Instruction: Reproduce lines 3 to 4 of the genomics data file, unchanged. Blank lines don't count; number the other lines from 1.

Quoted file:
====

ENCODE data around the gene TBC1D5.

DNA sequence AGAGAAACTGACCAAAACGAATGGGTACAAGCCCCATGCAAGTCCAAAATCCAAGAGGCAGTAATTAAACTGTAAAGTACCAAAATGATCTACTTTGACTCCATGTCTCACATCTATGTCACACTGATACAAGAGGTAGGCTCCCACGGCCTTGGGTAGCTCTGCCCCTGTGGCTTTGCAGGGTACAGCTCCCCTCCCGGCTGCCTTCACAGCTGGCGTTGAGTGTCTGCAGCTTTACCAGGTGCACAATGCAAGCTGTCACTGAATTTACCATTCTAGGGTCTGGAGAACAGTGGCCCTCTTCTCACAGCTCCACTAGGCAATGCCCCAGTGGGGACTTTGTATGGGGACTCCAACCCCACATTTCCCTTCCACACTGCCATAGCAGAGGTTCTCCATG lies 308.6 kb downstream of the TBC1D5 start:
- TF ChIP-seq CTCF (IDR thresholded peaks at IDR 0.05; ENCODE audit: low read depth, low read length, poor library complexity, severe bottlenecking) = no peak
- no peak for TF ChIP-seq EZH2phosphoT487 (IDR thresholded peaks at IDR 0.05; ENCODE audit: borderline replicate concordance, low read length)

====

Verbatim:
- TF ChIP-seq CTCF (IDR thresholded peaks at IDR 0.05; ENCODE audit: low read depth, low read length, poor library complexity, severe bottlenecking) = no peak
- no peak for TF ChIP-seq EZH2phosphoT487 (IDR thresholded peaks at IDR 0.05; ENCODE audit: borderline replicate concordance, low read length)